Super-regulator The Legal Services Board has hit back at the International Bar Association for citing it as an example of creeping government control of the legal profession. 

In a hard-hitting draft report published at its annual conference last week, the International Bar Association’s presidential task force on the independence of the legal profession, said the super-regulator, set up under the Legal Services Act, was an example of ‘external involvement in the regulatory scheme’.

It added: ‘Where there is some executive control over the regulatory process the risk of infringements on lawyers’ professional independence is greater.’ 

The LSB called for the statement to be removed from the report.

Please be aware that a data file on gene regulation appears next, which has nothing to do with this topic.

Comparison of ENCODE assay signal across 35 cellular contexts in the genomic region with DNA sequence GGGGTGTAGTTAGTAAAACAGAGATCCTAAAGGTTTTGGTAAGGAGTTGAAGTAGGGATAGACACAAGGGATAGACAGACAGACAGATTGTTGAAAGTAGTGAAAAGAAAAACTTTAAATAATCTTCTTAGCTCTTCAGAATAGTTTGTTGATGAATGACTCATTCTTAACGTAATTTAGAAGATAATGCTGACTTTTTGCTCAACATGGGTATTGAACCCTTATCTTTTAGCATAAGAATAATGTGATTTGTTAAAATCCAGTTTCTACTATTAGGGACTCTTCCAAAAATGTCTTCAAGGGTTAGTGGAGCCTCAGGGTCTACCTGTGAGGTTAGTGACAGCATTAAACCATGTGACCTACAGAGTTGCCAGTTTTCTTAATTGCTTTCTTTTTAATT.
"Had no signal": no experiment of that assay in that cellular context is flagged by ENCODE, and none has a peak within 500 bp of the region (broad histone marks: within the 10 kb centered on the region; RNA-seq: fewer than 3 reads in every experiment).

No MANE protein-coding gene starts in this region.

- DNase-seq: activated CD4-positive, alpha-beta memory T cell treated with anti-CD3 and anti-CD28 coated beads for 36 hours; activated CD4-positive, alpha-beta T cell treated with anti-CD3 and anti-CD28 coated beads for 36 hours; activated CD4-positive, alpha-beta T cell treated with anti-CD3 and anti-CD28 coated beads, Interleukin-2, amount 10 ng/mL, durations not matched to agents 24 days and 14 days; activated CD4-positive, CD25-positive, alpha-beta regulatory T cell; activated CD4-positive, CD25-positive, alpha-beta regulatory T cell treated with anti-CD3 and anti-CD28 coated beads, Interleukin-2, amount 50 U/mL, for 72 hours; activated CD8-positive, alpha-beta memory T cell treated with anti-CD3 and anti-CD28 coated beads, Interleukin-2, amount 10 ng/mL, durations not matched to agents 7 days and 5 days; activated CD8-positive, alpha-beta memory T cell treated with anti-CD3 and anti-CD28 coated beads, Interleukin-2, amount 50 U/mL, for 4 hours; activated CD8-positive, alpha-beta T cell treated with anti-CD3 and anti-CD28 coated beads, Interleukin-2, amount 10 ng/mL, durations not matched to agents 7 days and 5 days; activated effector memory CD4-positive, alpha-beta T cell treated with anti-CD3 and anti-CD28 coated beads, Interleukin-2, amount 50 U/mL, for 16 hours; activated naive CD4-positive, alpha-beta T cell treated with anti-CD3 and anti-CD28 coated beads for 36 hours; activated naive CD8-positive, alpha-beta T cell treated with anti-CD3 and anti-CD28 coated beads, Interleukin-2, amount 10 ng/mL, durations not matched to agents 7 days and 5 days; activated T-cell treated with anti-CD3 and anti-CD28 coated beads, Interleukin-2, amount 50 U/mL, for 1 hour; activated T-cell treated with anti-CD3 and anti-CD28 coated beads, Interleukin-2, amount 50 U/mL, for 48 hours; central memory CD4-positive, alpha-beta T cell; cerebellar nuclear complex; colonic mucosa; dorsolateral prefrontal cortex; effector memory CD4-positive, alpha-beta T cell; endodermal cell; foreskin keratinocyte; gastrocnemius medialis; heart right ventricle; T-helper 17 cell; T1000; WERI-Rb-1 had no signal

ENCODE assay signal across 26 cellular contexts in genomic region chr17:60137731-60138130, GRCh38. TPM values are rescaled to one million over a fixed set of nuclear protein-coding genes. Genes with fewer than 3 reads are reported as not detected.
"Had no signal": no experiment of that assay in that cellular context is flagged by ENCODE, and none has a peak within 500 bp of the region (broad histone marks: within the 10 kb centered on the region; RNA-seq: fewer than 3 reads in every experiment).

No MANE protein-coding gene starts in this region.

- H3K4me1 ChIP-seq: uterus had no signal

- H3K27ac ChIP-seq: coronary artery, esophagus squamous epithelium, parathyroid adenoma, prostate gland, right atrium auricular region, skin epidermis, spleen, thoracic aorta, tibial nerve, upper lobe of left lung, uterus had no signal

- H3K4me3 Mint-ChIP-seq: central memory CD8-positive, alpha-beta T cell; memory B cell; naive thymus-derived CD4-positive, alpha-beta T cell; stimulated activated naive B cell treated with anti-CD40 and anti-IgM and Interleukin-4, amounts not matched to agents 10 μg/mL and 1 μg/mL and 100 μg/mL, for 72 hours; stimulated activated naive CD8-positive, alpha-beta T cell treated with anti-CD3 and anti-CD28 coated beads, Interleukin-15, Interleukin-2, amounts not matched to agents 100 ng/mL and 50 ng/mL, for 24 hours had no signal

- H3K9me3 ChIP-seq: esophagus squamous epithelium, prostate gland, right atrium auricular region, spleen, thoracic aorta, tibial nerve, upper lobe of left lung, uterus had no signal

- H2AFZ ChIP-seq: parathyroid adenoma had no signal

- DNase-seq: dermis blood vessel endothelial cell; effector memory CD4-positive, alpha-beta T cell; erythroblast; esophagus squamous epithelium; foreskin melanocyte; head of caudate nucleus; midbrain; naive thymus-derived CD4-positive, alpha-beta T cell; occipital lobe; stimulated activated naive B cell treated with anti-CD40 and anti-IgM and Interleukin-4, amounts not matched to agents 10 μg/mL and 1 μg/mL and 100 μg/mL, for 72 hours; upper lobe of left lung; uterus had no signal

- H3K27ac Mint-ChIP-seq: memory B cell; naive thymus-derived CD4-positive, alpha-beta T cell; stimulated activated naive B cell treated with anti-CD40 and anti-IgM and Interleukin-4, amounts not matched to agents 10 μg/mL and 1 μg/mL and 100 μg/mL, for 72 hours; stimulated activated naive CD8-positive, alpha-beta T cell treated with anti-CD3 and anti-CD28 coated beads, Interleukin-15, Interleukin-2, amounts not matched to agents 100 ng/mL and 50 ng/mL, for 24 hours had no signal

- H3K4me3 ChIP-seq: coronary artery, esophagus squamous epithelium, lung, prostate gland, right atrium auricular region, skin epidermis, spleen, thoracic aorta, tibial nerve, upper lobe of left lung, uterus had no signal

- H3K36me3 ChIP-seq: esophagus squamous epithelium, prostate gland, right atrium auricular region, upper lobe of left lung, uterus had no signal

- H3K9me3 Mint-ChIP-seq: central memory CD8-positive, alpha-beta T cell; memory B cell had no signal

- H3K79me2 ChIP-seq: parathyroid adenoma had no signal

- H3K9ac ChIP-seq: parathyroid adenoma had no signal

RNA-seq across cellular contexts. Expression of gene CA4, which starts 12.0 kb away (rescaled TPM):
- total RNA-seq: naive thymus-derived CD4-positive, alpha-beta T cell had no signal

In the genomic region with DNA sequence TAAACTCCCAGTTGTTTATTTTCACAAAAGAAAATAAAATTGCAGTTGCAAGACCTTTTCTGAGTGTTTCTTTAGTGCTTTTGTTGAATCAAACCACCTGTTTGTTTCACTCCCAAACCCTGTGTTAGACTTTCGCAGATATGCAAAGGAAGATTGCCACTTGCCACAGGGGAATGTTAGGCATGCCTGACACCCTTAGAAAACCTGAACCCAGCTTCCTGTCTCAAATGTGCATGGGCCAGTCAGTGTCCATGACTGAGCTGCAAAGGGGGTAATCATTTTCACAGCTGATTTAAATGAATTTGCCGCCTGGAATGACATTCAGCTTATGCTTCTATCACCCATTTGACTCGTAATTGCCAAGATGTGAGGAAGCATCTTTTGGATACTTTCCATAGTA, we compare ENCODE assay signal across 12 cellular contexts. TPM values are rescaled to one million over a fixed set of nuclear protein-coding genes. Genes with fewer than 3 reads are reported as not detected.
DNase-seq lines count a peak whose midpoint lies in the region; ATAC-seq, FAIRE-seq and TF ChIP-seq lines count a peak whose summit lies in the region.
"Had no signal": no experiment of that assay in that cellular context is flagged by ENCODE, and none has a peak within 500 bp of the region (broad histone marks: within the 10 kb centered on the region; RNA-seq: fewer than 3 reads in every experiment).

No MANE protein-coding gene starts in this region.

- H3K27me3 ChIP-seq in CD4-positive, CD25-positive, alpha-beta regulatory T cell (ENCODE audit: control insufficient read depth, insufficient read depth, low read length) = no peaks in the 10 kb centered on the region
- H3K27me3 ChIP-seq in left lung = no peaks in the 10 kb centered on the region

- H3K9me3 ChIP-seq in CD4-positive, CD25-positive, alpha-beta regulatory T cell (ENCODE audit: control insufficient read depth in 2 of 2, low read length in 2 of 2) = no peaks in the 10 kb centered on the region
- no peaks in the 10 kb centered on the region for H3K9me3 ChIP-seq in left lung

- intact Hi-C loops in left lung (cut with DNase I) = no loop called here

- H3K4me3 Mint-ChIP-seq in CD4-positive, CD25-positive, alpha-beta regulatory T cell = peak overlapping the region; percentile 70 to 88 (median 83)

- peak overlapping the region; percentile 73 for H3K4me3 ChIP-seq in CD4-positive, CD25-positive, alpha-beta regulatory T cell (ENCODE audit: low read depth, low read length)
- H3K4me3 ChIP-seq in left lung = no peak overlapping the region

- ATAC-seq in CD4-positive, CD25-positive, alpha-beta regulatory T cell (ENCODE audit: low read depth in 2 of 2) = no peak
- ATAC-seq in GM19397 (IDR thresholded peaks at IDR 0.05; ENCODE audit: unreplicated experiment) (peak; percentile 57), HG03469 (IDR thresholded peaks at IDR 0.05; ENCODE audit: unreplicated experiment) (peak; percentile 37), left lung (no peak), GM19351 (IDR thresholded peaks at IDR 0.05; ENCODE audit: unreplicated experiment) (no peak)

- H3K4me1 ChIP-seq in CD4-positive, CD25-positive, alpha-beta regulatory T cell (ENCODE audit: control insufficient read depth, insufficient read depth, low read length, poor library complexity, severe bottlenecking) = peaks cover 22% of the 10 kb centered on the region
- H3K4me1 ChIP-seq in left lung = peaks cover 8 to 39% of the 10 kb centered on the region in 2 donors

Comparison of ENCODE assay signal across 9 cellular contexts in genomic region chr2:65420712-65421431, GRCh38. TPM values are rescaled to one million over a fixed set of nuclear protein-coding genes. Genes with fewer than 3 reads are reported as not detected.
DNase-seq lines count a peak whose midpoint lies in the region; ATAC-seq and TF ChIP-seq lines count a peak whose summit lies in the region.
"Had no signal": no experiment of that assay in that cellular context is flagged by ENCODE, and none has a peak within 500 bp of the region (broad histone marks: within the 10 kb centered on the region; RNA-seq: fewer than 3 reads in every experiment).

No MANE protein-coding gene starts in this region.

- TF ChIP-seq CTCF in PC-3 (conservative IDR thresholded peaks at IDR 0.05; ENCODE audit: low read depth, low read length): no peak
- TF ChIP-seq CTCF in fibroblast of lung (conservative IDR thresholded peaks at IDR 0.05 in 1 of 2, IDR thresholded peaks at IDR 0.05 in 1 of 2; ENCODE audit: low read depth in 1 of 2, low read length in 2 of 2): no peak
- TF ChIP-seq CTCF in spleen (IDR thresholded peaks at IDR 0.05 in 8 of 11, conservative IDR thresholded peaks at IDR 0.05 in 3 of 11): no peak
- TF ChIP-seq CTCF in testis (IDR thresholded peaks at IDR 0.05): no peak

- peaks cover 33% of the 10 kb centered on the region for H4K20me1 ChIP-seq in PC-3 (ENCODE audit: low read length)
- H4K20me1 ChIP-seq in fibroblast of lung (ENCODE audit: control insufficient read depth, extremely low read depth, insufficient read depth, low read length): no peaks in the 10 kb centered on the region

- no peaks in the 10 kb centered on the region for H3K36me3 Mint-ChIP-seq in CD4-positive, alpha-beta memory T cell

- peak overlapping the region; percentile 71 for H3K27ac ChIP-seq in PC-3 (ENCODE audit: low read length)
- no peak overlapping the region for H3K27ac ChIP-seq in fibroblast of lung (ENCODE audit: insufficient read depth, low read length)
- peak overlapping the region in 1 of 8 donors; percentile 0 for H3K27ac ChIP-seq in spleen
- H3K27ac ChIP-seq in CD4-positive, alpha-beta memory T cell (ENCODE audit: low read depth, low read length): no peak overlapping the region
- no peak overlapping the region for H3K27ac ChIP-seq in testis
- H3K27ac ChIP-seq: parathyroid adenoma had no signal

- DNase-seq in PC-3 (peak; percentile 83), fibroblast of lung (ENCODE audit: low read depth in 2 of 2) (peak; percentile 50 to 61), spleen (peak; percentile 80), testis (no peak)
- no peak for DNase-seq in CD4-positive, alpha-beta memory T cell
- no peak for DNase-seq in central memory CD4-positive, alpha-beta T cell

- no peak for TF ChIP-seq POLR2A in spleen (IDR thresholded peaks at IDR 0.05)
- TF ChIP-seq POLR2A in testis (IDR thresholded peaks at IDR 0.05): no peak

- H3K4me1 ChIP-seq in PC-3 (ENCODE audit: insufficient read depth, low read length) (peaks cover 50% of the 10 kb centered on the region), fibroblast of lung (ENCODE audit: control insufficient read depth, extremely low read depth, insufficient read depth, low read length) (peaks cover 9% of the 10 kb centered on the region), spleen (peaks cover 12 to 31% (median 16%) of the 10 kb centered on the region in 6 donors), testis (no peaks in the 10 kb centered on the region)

In a letter to the association’s president David W Rivkin, the LSB’s chief executive Neil Buckley (pictured) says the references to the board are ‘inaccurate’, specifically the implication that it is controlled by the government. 

Buckley states: ‘No decision made by the LSB and its executive has ever been at the “control”, behest of or subject to any improper influence whatsoever by the government.’

While members may be appointed by the lord chancellor, the process is subject to 'rigorous independent scrutiny', the board insists. ‘Moreover, the members of the LSB once appointed take their decisions without fear or favour from government.’